I have camera trap data where for each site and hour I have the abundance of wild herbivores. I want to create a model where I can estimate the effect of predator activity on the activity and behavior of these herbivores.

Looking at the kernel density of all the data (see figure), there is clear periodicity (24 hour) in activity with drops during dawn and dusk (predator avoidance). There is also a subtle drop during the hottest period of the day which is related to resting. There's a lot of zero's (as with any camera trap study) so Ive included a zero inflation formula.

kernel density of wild herbivore, diel cycle

Im quite new to periodic regression, but if I understand it correctly I should include a 'fundamental'period of 24 hours, and optionally some harmonics to modulate the signal.

The following model is one of the best models (based on AIC):

model <- glmmTMB(Abundance ~ 
                     cos(hour*2*pi/24) + sin(hour*2*pi/24) + 
                     cos(2*hour*2*pi/24) + sin(2*hour*2*pi/24)


                   ,ziformula = ~1,   

                   family = nbinom2, 
                   data = wb) 

The graph with the predicted values looks as follows:

predicted values

It kind of resembles the kernel density, so I feel that it should be ok BUT the p values of the sinus terms are not significant (in all the models that I considered). Also, the zero inflation part is not significant.

The output for the above model:

Family: nbinom2  ( log )
Formula:          Abundance ~ cos(hour * 2 * pi/24) + sin(hour * 2 * pi/24) + cos(2 *  
    hour * 2 * pi/24) + sin(2 * hour * 2 * pi/24) + (1 | site)
Zero inflation:             ~1
Data: wb

     AIC      BIC   logLik deviance df.resid 
  3024.3   3072.4  -1504.1   3008.3     3016 

Random effects:

Conditional model:
 Groups Name        Variance Std.Dev.
 site   (Intercept) 0.1461   0.3823  
Number of obs: 3024, groups:  site, 6

Overdispersion parameter for nbinom2 family (): 0.0765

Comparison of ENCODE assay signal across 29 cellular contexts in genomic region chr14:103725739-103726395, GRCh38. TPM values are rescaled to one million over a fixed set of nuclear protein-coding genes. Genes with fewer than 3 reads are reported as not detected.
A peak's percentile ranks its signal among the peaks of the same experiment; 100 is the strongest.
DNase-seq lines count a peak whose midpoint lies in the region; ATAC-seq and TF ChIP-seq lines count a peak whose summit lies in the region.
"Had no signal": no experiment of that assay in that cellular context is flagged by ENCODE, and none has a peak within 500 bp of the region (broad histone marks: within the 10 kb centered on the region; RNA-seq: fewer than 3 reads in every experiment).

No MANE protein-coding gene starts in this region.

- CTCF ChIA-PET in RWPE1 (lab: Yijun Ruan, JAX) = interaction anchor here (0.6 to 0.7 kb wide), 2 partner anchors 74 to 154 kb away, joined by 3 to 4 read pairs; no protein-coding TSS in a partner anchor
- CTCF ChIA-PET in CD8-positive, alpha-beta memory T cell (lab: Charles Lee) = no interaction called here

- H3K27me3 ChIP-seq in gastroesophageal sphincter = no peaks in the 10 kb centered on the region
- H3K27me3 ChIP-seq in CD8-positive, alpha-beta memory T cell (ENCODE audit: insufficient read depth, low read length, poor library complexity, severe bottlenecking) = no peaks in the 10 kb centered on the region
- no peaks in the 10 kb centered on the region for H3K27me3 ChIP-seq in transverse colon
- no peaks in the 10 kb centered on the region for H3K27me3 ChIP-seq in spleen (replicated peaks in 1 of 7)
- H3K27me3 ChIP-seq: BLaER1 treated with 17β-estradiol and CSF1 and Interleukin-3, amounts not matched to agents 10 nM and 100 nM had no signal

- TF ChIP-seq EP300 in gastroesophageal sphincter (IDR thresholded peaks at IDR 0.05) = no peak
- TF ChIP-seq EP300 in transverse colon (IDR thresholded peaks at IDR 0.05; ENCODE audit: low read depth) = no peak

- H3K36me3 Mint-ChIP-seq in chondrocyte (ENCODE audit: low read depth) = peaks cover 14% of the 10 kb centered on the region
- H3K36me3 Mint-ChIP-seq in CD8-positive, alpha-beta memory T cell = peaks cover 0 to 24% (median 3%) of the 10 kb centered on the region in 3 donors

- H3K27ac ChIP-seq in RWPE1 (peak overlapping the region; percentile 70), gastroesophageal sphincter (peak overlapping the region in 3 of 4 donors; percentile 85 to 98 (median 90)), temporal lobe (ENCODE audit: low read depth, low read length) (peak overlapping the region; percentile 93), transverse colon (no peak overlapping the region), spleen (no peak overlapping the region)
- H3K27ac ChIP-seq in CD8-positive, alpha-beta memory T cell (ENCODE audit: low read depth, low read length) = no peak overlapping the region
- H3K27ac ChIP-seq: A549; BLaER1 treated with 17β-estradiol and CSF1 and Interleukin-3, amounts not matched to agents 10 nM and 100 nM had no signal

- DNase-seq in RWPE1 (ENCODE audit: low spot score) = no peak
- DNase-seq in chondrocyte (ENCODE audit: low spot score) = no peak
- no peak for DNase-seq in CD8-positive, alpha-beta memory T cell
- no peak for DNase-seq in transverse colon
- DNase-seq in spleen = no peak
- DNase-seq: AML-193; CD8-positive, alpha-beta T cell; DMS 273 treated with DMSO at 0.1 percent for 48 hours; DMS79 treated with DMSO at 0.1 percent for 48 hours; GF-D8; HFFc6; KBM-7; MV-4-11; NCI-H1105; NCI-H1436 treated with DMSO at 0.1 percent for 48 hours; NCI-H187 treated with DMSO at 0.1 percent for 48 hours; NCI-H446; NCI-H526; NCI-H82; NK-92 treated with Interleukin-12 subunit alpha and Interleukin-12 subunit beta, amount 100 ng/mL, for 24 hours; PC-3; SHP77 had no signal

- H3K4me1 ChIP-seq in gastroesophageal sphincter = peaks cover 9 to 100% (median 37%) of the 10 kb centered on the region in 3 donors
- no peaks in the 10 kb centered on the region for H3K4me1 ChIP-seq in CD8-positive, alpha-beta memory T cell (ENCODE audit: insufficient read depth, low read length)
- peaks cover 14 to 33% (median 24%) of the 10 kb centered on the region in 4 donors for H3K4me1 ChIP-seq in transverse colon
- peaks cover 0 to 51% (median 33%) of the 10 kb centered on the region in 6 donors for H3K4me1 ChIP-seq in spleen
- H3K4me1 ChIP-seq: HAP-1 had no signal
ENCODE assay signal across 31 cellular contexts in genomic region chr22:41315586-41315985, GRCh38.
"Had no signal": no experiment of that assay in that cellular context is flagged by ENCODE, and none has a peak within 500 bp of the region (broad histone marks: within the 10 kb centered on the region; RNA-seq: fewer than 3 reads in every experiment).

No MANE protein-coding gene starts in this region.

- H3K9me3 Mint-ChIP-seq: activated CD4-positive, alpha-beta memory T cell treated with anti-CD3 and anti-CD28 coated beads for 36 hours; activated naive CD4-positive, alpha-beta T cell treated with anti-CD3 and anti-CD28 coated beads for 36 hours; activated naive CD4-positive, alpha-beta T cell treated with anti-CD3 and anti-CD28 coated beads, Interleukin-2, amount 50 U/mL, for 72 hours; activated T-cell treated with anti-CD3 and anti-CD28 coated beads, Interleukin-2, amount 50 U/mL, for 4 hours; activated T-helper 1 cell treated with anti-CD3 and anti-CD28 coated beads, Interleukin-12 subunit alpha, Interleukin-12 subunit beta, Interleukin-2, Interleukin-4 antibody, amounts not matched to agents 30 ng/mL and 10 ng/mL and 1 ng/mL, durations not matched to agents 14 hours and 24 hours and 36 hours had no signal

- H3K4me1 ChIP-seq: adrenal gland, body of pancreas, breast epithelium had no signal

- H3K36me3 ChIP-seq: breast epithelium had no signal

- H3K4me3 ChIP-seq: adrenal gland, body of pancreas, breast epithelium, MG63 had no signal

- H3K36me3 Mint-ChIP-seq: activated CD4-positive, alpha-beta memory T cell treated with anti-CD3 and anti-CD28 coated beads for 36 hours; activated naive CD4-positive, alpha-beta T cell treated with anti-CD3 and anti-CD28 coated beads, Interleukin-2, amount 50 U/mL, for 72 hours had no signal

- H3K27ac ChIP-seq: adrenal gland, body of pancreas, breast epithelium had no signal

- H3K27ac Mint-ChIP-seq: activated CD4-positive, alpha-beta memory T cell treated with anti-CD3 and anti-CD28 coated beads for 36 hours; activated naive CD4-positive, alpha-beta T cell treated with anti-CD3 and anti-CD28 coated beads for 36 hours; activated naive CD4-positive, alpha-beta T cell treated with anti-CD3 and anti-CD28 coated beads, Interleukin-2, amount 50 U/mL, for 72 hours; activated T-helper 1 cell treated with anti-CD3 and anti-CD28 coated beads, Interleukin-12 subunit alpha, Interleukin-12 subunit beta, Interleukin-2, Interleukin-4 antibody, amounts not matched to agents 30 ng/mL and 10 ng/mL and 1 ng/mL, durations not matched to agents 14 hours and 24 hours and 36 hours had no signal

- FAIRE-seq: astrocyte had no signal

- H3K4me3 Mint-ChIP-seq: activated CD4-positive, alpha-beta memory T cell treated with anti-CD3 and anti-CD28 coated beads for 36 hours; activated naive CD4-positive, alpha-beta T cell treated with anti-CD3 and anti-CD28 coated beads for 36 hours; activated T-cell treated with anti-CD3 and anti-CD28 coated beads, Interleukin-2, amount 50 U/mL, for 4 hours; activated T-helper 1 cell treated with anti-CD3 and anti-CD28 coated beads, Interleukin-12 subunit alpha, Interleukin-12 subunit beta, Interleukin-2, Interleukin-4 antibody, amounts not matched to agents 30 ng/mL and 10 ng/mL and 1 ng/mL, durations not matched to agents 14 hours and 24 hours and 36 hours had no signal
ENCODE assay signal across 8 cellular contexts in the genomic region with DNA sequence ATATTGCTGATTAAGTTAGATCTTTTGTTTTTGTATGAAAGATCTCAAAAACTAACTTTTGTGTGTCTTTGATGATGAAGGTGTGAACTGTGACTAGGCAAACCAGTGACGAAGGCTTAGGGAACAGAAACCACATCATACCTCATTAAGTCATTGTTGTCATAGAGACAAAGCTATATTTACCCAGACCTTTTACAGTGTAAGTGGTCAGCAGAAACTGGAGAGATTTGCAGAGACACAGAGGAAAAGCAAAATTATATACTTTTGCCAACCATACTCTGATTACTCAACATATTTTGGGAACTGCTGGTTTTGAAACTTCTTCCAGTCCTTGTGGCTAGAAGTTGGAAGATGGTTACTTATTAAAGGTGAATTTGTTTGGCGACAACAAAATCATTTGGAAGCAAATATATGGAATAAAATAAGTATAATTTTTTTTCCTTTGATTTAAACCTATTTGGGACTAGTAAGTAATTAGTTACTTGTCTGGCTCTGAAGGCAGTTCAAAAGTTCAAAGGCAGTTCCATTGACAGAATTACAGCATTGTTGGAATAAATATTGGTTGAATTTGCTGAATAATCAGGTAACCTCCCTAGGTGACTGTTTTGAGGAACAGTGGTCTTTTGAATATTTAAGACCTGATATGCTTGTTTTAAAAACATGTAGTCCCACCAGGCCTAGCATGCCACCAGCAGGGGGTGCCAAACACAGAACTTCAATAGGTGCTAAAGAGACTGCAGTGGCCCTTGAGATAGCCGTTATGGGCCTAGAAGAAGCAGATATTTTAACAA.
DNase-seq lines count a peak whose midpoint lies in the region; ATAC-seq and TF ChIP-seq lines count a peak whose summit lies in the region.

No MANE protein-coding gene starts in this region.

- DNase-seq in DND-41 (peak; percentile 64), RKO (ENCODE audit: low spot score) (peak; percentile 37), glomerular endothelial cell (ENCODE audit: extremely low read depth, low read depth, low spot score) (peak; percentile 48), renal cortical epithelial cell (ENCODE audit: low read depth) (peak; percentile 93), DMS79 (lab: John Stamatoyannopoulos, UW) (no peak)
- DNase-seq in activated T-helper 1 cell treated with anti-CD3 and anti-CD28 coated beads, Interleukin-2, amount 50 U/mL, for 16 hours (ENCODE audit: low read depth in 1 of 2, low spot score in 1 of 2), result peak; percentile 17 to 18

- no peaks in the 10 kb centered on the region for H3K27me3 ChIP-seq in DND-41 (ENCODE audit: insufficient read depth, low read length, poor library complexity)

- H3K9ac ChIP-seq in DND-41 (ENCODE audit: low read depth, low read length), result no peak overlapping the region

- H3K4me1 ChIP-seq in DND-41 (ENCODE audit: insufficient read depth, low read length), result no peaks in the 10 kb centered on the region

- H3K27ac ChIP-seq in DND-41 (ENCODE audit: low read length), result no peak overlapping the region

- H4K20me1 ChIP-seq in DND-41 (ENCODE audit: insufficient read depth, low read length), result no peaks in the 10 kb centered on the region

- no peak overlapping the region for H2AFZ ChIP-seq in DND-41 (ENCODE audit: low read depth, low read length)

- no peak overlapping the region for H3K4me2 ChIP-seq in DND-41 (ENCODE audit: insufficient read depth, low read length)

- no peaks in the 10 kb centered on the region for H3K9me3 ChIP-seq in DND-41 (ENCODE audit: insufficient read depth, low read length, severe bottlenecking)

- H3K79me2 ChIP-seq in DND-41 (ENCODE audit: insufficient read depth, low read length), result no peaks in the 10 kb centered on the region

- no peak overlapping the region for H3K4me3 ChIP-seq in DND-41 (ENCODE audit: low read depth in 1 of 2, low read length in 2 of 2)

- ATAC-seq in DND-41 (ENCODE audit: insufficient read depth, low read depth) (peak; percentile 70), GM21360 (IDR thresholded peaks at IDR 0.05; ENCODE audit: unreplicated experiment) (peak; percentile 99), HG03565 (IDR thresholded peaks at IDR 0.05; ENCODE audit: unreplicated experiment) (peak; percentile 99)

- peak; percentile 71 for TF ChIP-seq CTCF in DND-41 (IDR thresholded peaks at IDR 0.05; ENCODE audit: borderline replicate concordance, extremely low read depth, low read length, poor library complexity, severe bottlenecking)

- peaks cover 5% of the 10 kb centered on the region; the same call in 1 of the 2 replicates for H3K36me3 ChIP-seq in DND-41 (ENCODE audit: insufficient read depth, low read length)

Conditional model:
                          Estimate Std. Error z value Pr(>|z|)    
(Intercept)               -1.50487    0.17534  -8.583  < 2e-16 ***
cos(hour * 2 * pi/24)     -0.85531    0.11930  -7.169 7.53e-13 ***
sin(hour * 2 * pi/24)      0.10085    0.11358   0.888  0.37458    
cos(2 * hour * 2 * pi/24) -0.29770    0.10491  -2.838  0.00454 ** 
sin(2 * hour * 2 * pi/24) -0.02808    0.12349  -0.227  0.82013    
Signif. codes:  0 ‘***’ 0.001 ‘**’ 0.01 ‘*’ 0.05 ‘.’ 0.1 ‘ ’ 1

Zero-inflation model:
            Estimate Std. Error z value Pr(>|z|)
(Intercept)   -16.56    2659.26  -0.006    0.995

My specific questions:

  • Is it a problem that the sinus predictor is not significant? Should I drop it and just keep the cos predictor? why?

    • How do I interprete the non significant p value for the zero inflation part?

You should think about the science before worrying about the tests/p-values. Think about what a cosine only model really means. That model puts the extreme values (highest peak and lowest valley) happening at exactly noon and midnight (for the 24 hour part, add in 6:00 and 18:00 for the 12 hour cycle). Does it make sense from a scientific background of where your data comes from for the extremes to be at exactly those times? If no, then the tests on the sine pieces is not answering a question of interest. If yes, then is comparing the model with constrained times for the extremes to one where the extremes could occur at different times an interesting scientific question? if yes, then the p-values for those tests can be interesting, but remember that they are testing the single term conditional on the other terms being in the model, it is possible that dropping one of the sine terms will cause the other to become significant.

I am not familiar with the specific function that you are using, but I would be very nervous about the huge standard error. Google "Hauck Donner effect", when using Wald approximations for binomial distributions it is possible to get results like this and you should really look at a likelihood ratio style test (again, if the question is truly of scientific interest).

  • $\begingroup$ Clear. I tried a cosine only model and indeed the peak and low are exactly at noon and midnight and this obviously doesnt make sense from a scientific background. So, would it be OK to just keep the non significant sin predictor? what would be the difference in interpretation between a significant and non-significant sin term? $\endgroup$ – Inger Jun 11 at 16:07
  • $\begingroup$ @Inger, yes, when the goal is prediction/estimation rather than testing, there is nothing wrong (and a lot right) with keeping "non-significant" terms. If you go back to trigonometry class and look at the formula for sine (or cosine) of a sum along with a little algebra you can see that using the combination of sin and cos is equivalent to fitting a sine or cosine curve with an offset of where the peaks/valleys are. You can use algebra to calculate the exact offset, or estimate from plots. $\endgroup$ – Greg Snow Jun 11 at 16:26

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